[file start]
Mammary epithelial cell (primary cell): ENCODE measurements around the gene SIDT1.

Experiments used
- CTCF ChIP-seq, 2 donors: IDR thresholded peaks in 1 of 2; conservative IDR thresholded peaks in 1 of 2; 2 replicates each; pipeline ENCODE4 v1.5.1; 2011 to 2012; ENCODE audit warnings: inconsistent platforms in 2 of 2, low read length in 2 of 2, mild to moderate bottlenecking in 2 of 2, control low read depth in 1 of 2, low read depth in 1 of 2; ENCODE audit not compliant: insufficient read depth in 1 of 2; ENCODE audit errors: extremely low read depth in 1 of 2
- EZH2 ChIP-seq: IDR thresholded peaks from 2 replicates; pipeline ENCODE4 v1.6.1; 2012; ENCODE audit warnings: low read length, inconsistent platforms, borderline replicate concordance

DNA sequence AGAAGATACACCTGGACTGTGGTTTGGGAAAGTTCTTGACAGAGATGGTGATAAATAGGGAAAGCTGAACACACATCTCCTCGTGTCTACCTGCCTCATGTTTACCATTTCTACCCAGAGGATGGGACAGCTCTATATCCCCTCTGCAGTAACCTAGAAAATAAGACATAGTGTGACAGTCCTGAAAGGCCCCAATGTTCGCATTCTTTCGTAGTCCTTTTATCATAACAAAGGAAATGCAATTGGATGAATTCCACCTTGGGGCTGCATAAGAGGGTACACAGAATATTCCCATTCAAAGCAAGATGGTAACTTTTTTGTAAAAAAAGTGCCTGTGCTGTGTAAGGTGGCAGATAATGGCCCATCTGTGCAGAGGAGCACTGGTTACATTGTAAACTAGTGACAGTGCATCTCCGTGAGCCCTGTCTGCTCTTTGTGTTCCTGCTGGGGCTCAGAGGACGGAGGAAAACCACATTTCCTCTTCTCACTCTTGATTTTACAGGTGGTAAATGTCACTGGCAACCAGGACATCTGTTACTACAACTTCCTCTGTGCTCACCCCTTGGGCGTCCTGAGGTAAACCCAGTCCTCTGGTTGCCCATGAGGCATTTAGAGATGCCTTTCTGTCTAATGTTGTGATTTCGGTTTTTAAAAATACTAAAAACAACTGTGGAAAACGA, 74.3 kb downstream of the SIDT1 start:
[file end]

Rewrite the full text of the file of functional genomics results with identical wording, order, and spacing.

Mammary epithelial cell (primary cell): ENCODE measurements around the gene SIDT1.

Experiments used
- CTCF ChIP-seq, 2 donors: IDR thresholded peaks in 1 of 2; conservative IDR thresholded peaks in 1 of 2; 2 replicates each; pipeline ENCODE4 v1.5.1; 2011 to 2012; ENCODE audit warnings: inconsistent platforms in 2 of 2, low read length in 2 of 2, mild to moderate bottlenecking in 2 of 2, control low read depth in 1 of 2, low read depth in 1 of 2; ENCODE audit not compliant: insufficient read depth in 1 of 2; ENCODE audit errors: extremely low read depth in 1 of 2
- EZH2 ChIP-seq: IDR thresholded peaks from 2 replicates; pipeline ENCODE4 v1.6.1; 2012; ENCODE audit warnings: low read length, inconsistent platforms, borderline replicate concordance

DNA sequence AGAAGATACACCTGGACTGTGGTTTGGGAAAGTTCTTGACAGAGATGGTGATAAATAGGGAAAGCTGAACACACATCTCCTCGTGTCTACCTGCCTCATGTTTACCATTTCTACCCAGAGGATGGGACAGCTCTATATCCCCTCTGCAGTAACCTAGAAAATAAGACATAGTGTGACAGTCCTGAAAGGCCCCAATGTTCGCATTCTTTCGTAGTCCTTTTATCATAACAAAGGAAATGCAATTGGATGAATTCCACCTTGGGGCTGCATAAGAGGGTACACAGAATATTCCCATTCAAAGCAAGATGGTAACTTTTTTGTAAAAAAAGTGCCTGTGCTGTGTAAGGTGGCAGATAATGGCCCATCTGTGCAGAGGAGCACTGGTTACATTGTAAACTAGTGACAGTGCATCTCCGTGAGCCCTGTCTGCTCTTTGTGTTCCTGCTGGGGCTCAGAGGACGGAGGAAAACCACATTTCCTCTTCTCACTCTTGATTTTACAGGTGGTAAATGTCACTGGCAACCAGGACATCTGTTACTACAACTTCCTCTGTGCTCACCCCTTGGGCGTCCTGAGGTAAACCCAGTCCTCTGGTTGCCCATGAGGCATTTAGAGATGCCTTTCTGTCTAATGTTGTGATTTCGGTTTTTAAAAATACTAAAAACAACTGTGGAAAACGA, 74.3 kb downstream of the SIDT1 start: